Astronomers find exoplanet orbiting Barnard’s star, fourth closest stellar neighbor

Mindy Sparks
November 18, 2018

"It's about seven light-years away, " Guinan said. Barnard's star b completes an orbit around its sun every 233 days.

Scientists at the European Southern Observatory (ESO) have discovered the second nearest planet to Earth, outside our solar system.

The researchers also detected hints of another possible planet in the system, orbiting farther out than Barnard's Star b - way farther out, with an orbital period of 6,600 Earth days.

"After a very careful analysis, we are over 99% confident that the planet is there", said lead author Ignasi Ribas. Unfortunately, no... the Independent has also reported that the planet is located beyond what is known as the "snow line", which is the point at which liquid water or any chances of life could possibly exist. Only the Alpha Centauri triple system is closer.

This breakthrough, announced in a paper published by the journal Nature, is part of the Red Dots and CARMENES projects, which previously helped uncovered Proxima Centauri.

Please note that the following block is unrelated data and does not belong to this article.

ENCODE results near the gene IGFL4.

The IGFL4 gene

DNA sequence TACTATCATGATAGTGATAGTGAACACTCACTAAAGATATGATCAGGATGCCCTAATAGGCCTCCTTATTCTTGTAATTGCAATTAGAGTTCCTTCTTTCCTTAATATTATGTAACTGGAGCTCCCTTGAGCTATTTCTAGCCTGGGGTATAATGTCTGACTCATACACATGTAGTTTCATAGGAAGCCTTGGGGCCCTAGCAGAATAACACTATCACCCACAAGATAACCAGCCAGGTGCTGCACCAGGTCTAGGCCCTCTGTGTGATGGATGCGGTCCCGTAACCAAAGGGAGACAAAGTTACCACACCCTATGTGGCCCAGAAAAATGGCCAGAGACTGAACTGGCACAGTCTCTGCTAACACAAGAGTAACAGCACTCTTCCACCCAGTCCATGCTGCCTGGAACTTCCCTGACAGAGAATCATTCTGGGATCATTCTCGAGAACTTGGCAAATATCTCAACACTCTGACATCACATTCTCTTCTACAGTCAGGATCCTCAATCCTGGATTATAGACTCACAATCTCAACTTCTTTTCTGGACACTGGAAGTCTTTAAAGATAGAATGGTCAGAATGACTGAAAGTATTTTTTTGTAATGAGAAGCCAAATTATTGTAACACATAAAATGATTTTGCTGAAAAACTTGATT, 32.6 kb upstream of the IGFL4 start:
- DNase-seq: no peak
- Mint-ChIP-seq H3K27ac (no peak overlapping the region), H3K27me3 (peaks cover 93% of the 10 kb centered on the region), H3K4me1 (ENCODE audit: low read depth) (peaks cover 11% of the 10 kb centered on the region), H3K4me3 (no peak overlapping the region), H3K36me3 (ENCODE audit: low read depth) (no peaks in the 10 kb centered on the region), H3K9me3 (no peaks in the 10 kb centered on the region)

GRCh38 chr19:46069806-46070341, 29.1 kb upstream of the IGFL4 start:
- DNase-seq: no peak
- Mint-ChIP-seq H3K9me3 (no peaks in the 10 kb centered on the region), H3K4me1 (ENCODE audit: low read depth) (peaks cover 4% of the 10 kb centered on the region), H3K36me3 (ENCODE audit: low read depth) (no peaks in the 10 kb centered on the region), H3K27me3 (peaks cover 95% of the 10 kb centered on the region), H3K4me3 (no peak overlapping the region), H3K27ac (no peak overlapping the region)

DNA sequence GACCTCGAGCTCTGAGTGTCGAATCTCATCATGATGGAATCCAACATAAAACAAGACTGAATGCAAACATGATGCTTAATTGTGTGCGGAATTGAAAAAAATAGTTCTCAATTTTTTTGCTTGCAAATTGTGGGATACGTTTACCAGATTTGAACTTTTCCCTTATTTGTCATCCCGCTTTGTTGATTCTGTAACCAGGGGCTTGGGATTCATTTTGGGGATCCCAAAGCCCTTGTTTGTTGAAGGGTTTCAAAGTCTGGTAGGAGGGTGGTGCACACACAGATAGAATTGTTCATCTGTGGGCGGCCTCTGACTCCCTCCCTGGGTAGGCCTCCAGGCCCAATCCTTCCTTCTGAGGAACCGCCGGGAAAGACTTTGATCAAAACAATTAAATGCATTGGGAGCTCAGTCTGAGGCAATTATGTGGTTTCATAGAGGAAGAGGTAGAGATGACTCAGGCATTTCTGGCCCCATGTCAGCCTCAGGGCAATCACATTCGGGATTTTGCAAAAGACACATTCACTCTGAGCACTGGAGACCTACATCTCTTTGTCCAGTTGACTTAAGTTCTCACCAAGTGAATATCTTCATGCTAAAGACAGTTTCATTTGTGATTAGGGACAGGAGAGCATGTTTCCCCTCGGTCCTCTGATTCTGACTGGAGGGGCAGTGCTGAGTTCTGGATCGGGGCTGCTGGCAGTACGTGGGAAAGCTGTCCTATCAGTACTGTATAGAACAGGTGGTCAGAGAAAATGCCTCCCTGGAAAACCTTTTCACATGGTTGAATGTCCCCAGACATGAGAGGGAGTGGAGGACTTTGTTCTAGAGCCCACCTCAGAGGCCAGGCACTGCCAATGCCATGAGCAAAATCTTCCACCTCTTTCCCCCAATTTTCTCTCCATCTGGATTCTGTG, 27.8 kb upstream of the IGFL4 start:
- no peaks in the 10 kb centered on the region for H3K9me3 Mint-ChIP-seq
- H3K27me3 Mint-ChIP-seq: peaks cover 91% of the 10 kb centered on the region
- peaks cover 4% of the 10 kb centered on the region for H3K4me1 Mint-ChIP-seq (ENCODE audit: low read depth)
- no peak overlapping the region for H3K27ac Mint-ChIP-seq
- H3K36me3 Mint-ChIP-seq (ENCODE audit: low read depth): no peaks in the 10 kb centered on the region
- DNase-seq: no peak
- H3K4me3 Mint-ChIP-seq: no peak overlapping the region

This planet is revolving round a dwarf star that the scientists named Barnard which is also known as a "Red Dwarf" and is one of the nearest to our sun.

Barnard's star, because of proximity to Earth, is one of the most studied areas within the Milky Way Galaxy.

That exoplanet, called Proxima b, orbits around the red dwarf star Proxima Centauri. It's the closest single star to our own solar system.

Follow-up observations of the newly discovered exoplanet are now underway.

However, detectable signals of a wobble from Earth-sized planets tugging on their host star are faint, and largely swamped by noise generated by the boiling surface activity of the stars themselves.

By combining archival data from other teams with new, overlapping calculations, the team collected a "huge amount of information": a total of 771 measurements.

It's really near and therefore if you have the hope - like I do - of eventually seeing these planets to study them in detail we have to start with the immediate ones.

One light year is equal to the distance travelled by light in one year so any visible light from the newly discovered planet is six years old. "However, we must remain cautious and collect more data to nail the case in the future, because natural variations of the stellar brightness resulting from star spots can produce similar effects to the ones detected".

For astronomers, it is a "cold and dark world".

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